Easter is upon us and as usual, we’re about to indulge in fistfuls of chocolate….so I thought I’d remove the guilt by telling you about some of the potential benefits! Extensive research has shown that the cocoa in chocolate can help: improve arterial blood flow and decrease blood pressure, improve glucose and fat metabolism, and improve vascular and platelet function. A 50% decrease in mortality, mostly due to decreased myocardial infarction, has been seen. The mechanisms underlying the effects are thought to be due to the activation of nitric oxide as well as antioxidant and anti-inflammatory effects.
What type of chocolate is best and how much should we have? It’s been recommended that we eat up to 25g/day of flavanol rich dark chocolate (85% cocoa content) for cardiovascular prevention. The belief is that, at this dose, the effects on weight gain and Cadium intake are minimal.
Last week we discovered that exercise is very effective at decreasing high blood pressure but what else can help? For those with hypertension, you’ll be relieved to hear that there are several things you can do to decrease your blood pressure and cut down the risks of heart disease and stroke.
- Weight loss. Losing 8kg can decrease your systolic blood pressure (SBP) by 8.5mm Hg and decrease your diastolic blood pressure (DBP) by 6.5mm Hg. A man’s waist circumference should be less than 102cm (90cm for asian men) and a women’s should be less than 88cm (80cm for asian women).
- Diet. A small reduction in sodium intake can lower blood pressure by 8-10mm Hg. Sodium intake should be restricted to 1500-2300mg in those with hypertension. According to the Mayo Clinic, the DASH (Dietary Approaches to Stop Hypertension) diet can reduce blood pressure by up to 14mm Hg. The DASH diet is rich in whole grains, fruits, vegetables and low-fat dairy products and low in saturated fat and cholesterol.
- Alcohol. In small amounts alcohol can actually be beneficial for the cardiovascular system but the protective effect is lost if you drink too much. The NHS recommends that “men should not regularly drink more than three to four units a day and women should not regularly drink more than two to three units a day”. Check out this unit calculator if you’re wondering exactly how much a unit is.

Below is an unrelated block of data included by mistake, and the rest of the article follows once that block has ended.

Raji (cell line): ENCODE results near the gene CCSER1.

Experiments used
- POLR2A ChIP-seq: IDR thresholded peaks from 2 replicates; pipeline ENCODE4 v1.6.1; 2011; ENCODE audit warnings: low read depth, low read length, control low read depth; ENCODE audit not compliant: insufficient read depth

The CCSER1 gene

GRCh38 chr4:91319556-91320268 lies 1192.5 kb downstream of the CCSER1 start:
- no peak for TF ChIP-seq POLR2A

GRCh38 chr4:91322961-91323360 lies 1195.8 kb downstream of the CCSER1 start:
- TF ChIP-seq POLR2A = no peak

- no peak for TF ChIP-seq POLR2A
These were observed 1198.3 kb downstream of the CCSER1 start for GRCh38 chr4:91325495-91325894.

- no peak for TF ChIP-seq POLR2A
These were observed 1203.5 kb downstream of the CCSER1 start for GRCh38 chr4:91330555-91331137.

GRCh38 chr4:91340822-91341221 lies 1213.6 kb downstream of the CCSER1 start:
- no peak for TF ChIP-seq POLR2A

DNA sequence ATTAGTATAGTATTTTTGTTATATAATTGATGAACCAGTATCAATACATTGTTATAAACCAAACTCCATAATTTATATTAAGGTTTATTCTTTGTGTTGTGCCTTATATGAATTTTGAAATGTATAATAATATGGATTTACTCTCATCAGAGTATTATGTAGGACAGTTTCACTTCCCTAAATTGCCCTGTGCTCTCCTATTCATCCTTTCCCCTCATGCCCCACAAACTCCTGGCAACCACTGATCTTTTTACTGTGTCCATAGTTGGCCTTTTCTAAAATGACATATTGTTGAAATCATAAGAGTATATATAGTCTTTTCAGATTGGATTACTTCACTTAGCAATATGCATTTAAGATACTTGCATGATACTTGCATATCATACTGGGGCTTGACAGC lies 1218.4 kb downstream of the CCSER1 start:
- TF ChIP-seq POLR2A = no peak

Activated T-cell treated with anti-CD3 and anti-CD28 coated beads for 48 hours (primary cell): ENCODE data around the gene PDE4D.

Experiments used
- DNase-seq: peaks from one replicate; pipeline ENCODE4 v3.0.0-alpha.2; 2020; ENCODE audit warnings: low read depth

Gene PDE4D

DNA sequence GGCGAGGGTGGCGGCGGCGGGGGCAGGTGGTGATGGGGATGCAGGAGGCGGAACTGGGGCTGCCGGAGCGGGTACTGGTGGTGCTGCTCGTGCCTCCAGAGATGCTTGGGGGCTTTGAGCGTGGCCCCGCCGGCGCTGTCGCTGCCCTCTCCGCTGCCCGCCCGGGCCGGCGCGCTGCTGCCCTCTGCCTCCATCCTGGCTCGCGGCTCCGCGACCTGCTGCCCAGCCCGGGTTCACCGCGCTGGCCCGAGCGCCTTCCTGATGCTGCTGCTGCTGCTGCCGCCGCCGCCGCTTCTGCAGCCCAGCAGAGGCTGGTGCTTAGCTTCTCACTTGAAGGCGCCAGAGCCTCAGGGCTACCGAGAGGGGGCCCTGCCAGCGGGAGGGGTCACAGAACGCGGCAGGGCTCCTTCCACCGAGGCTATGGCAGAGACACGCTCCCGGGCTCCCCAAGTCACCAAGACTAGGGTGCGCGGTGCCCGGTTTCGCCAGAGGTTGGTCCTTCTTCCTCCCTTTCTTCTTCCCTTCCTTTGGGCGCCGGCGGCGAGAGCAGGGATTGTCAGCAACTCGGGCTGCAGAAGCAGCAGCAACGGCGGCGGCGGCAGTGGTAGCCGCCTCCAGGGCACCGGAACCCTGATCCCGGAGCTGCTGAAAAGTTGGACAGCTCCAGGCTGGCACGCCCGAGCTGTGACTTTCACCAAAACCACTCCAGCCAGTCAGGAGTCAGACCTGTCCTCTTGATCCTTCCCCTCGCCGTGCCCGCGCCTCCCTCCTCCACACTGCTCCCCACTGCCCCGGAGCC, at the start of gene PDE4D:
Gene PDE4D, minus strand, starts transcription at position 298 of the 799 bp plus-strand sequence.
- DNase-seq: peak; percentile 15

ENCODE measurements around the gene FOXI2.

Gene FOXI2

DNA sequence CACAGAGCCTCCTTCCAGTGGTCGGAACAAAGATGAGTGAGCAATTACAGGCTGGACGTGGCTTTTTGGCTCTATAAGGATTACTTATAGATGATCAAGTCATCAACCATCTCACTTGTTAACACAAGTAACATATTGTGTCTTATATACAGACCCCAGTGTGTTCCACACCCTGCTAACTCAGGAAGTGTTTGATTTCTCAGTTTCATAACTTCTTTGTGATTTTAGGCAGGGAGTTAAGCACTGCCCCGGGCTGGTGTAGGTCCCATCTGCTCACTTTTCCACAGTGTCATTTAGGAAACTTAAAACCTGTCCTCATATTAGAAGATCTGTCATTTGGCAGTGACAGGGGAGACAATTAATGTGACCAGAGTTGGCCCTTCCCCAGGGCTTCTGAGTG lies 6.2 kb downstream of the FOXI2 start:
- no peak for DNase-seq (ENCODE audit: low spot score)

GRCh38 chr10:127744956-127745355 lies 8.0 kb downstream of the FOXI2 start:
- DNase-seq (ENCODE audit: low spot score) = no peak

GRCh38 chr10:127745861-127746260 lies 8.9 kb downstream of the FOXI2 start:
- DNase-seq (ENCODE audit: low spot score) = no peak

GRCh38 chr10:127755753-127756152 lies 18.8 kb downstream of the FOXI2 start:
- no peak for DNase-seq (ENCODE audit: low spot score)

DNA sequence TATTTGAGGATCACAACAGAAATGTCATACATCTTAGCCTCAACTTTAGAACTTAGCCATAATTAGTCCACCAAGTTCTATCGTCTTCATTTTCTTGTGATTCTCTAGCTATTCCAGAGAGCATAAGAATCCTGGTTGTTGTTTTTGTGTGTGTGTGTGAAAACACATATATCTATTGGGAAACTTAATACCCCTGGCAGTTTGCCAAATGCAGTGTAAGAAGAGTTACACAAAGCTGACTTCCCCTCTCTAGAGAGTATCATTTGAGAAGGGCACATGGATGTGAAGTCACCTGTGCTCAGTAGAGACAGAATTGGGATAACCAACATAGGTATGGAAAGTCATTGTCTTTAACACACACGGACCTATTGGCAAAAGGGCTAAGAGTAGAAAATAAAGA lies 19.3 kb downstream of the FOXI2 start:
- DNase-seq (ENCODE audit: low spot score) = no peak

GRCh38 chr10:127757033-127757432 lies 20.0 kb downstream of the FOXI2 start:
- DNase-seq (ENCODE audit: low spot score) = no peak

- Smoking and second-hand smoke. Smoking can elevate your blood pressure by about 10mm Hg for up to an hour after smoking.
- Caffeine. Caffeine has been found to increase blood pressure temporarily but the long-term effects are still unknown. The Mayo Clinic recommend that you drink no more than 2 cups of coffee a day whereas the NHS recommend drinking no more than 4 cups a day. I guess it depends on the type of coffee you’re drinking!
- Stress. Stress and anxiety can temporarily increase blood pressure so relaaaaax! Yeah, I know, easier said than done…It helps if you can identify the cause and then take some steps to curtail or eliminate it. Breathing exercises, meditation, yoga, exercise, CBT, counselling, etc may help as well.
Remember to check your blood pressure regularly to see how well you’re doing and why not enrol family and friends to offer support and make sure that you stick to the programme!
Last month BBC Horizon ran a programme entitled “The Truth About Exercise”. In it Dr Michael Mosley travelled the country speaking to an assortment of Exercise Scientists. One of the first points made was that it takes a lot of exercise to burn calories. In fact, the example provided was that to burn off a cappuccino, a blueberry muffin and a banana, one would have to jog around a track for about 55 mins! Therefore, to stand any chance of losing weight, we must control what we eat.
Fortunately, exercise can have benefits even when no weight is lost. One of the benefits mentioned was the production of an enzyme that helps redistribute fat in the body and sends it to the muscles where it’s burned. This helps reduce the chance of getting atherosclerosis and possibly death from cardiovascular disease. Other health factors that can be improved are insulin sensitivity and the body’s maximum oxygen consumption (VO2 max). Insulin sensitivity is important because it means that blood glucose levels can decrease more rapidly thereby requiring less secretion of insulin by the pancreas. This reduces the likelihood of developing Type 2 diabetes. As for VO2 max, it’s been found to be a good marker of health and longevity.
Next, Dr Mosley met Jamie Timmons, professor of ageing biology at Birmingham University, and was told how training for 7 mins 3 times a week could deliver many of the health and fitness benefits of hours of conventional exercise! The training is called High Intensity Training (HIT) and resembles interval training. Interval training has been around for a long time and has been used by athletes to increase cardiovascular efficiency and increase tolerance to the build-up of lactic acid. The HIT protocol used on the programme was done on a static bike and consisted of: 2 mins warm-up, 20 secs full-out, 2 mins gentle, 20 secs full-out, 2 mins gentle and 20 secs full-out. This added up to a whopping 7 mins and was done 3 times a week for 4 weeks. It’s thought that this type of exercise can appeal to those that are time poor and need to get it done quickly or simply don’t enjoy it and so want to get it over and done with swiftly…hmmmmmm? It’s at this point that I became curious about exactly how many people fell into this category…so I did a little survey among some of my clients.
First I asked them whether they did any exercise or took part in any sports. Amazingly 95% of them did!
I then asked them how many times a week they exercised or took part in sports. Again I was surprised…an average of 3.6 times a week. I started wondering whether they were trying to please or impress me? Apparently 80% of the population doesn’t exercise regularly!